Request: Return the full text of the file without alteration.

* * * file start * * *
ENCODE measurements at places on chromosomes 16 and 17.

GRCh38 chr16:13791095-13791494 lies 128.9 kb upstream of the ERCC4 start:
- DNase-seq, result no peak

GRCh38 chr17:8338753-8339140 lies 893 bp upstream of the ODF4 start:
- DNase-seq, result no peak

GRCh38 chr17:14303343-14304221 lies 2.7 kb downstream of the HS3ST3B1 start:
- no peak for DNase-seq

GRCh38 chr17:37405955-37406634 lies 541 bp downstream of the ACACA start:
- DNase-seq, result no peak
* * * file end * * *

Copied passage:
ENCODE measurements at places on chromosomes 16 and 17.

GRCh38 chr16:13791095-13791494 lies 128.9 kb upstream of the ERCC4 start:
- DNase-seq, result no peak

GRCh38 chr17:8338753-8339140 lies 893 bp upstream of the ODF4 start:
- DNase-seq, result no peak

GRCh38 chr17:14303343-14304221 lies 2.7 kb downstream of the HS3ST3B1 start:
- no peak for DNase-seq

GRCh38 chr17:37405955-37406634 lies 541 bp downstream of the ACACA start:
- DNase-seq, result no peak